Aquatic Nuisance Project
Fact Sheet

Species: Zebra Mussel (Driessena polymorpha)

Status & Synopsis Economic Value of Potentially Affected Fisheries Geographic Distribution PSMFC Funded Projects
Publications Links Educational Materials References

Do you want to become a Zebra Mussel Monitoring Volunteer? Go to:

Volunteer Zebra Mussel Monitoring Program (Portland State University)

Zebra Mussel


Zebra mussels are listed as an injurious species under the federal Lacey Act. They are regulated in some way in all states west of the 100th meridian.


The zebra mussel (Dreissena polymorpha) is a small bivalve mollusk with two matching half shells. Its name is derived from the striped pattern on its shell. The zebra mussel originated in the Balkans, Poland, and the former Soviet Union and was introduced in 1988 into the Laurentian Great Lakes (See Figure 1) as a result of the discharge of contaminated ballast water which contained free swimming zebra mussel larvae, called veligers (Mackie et al. 1989, Griffiths 1991). They rapidly dispersed throughout the Great Lakes and major river systems from the Mississippi River east due to their: 1) high fecundity (as females can produce up to one million in a spawning season), 2) downstream drift of veligers; and 3) ability to attach themselves to boats and move overland to uninfected waters. Zebra mussels are now found in 22 states and two Canadian provinces (See Figure 2).

Map of Zebra Mussel in Lake Saint Claire

Source: Zebra Mussel Information System, USACE

Figure 1: Zebra mussels were likely first introduced into Lake St. Clair in 1988 by the release of ballast water from a transoceanic vessel (Mackie et al. 1989, Griffiths 1991)

Recreational watercraft are seen as the most likely vector to move zebra mussels from infested waters to uninfested waters in the West. In California alone, from January 2000 to January 2006, the California Department of Agriculture reported 64 cases of zebra mussels attached to watercraft intercepted at agricultural check stations. Zebra mussels, both dead and alive, have also been found attached to watercraft in Colorado, Montana, Washington, Utah, Nevada, and Arizona.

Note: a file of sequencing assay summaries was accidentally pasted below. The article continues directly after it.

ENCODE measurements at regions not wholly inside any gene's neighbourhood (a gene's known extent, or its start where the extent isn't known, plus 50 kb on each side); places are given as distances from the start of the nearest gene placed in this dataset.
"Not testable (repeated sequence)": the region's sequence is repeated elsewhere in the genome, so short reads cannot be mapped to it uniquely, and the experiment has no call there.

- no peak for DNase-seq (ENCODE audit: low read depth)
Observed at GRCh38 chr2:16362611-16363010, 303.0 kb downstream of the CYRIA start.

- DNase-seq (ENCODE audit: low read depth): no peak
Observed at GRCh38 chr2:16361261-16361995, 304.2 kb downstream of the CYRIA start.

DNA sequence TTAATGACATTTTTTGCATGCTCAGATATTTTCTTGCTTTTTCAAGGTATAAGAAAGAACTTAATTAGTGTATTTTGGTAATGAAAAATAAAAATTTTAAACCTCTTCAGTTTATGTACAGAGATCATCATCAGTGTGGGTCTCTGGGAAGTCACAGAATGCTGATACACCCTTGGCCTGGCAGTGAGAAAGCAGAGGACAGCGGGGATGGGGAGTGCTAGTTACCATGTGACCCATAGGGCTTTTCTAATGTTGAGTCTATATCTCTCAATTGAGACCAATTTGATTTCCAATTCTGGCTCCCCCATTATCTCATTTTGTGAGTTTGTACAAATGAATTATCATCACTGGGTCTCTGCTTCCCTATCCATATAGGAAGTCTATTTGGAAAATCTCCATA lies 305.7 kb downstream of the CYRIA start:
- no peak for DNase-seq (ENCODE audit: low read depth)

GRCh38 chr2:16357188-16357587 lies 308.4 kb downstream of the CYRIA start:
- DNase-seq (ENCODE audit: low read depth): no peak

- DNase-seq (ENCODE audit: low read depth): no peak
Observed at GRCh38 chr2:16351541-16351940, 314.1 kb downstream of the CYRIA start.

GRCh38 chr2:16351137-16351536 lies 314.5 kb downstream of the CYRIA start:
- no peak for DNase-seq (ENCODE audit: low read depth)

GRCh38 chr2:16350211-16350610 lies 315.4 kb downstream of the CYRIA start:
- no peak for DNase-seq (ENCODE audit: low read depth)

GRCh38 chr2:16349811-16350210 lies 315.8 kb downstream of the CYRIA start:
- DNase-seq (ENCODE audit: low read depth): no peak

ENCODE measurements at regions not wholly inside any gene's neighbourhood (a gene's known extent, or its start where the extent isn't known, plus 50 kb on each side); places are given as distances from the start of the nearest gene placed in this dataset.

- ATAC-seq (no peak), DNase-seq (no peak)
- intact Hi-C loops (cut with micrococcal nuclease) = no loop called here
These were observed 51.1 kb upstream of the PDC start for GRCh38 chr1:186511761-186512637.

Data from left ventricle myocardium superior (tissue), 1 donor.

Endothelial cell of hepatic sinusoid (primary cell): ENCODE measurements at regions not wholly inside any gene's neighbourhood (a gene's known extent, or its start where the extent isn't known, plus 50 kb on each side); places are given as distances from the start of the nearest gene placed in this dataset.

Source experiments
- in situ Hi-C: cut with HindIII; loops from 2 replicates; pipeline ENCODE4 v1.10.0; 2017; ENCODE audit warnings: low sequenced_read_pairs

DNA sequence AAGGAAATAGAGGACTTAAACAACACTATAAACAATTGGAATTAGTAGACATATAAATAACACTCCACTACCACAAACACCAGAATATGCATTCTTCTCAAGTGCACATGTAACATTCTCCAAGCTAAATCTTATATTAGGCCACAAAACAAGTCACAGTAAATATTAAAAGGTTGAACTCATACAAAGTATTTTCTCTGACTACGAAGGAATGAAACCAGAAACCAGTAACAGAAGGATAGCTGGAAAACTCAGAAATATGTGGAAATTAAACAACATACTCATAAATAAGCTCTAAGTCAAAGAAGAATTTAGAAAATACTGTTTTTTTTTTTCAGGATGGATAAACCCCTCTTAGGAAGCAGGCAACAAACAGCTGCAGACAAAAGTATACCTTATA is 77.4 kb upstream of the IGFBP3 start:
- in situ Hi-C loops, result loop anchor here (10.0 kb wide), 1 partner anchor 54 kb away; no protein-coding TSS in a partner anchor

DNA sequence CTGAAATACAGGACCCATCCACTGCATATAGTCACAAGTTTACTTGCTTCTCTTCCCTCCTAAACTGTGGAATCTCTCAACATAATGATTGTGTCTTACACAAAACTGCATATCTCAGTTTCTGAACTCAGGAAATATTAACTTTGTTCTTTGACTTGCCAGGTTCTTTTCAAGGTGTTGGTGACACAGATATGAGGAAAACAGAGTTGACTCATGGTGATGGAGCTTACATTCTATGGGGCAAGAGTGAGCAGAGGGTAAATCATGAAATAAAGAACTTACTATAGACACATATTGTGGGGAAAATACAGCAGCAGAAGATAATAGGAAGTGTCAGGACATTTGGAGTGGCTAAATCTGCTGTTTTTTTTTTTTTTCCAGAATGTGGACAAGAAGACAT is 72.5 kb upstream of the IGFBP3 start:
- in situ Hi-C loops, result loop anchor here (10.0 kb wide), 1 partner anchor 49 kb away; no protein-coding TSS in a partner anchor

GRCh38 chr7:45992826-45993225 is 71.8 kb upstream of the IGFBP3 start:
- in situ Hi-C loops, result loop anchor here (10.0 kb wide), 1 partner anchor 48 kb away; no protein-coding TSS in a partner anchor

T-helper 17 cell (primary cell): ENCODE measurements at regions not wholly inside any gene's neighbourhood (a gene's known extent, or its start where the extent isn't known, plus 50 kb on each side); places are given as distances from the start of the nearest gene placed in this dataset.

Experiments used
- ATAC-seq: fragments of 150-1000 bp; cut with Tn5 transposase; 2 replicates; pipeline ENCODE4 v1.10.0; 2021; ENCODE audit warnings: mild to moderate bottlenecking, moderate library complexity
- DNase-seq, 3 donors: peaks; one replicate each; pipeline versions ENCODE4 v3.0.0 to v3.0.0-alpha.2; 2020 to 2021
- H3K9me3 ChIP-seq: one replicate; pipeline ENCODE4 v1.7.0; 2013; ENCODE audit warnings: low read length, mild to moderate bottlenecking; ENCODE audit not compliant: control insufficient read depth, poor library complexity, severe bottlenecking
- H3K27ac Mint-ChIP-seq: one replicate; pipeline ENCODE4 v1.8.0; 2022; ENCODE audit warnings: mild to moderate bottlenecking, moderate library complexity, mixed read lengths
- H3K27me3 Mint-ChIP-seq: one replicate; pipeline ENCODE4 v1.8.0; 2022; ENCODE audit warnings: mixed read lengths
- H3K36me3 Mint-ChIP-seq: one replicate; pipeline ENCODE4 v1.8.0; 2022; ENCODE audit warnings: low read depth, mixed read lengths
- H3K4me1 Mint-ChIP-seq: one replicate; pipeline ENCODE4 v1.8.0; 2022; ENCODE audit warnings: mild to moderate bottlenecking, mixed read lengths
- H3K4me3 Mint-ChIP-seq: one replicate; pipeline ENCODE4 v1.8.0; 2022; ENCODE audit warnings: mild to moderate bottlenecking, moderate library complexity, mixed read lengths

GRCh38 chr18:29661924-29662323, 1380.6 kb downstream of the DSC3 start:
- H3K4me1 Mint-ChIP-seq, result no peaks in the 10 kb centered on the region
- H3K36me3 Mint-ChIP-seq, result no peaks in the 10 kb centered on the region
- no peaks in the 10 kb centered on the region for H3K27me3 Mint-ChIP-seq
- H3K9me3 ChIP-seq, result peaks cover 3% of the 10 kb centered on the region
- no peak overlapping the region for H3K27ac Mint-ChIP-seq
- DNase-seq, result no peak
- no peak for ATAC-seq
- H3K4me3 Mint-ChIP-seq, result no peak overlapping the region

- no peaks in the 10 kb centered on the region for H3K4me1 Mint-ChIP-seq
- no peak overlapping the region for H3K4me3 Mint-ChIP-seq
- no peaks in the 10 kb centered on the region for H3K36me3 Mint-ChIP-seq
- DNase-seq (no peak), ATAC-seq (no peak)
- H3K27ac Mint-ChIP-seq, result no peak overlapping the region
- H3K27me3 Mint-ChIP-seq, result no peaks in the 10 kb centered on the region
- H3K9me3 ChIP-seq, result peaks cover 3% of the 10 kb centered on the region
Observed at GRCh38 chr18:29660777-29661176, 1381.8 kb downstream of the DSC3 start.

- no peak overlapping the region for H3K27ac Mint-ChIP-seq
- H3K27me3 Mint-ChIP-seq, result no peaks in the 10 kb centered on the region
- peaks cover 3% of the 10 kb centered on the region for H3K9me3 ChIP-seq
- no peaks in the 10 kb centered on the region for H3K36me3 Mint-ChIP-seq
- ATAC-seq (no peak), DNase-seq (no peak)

The zebra mussel is one of the most economically damaging aquatic organisms to invade the United States. Its destructive power lies in its sheer numbers and its ability to attach itself to solid objects: water intake pipes, propellers, boat hulls, dock pilings, submerged rocks, and even other aquatic animals. Zebra mussel populations can reach astonishing densities, up to 750,000 individuals per square meter in layers more than a foot thick (though lower densities are more common).

If introduced into the Columbia River basin, zebra mussels could threaten the health and survival of native salmon and steelhead stocks, many of which are protected under the Endangered Species Act. Zebra mussels would likely attach themselves to fish ladders, fish diversion screens, and other pipes and conduits that sensitive salmon species use to make their way around dams. As a result, expensive maintenance of facilities could be required and physical damage to adult and juvenile salmon ultimately reducing survival of these imperiled fish stocks.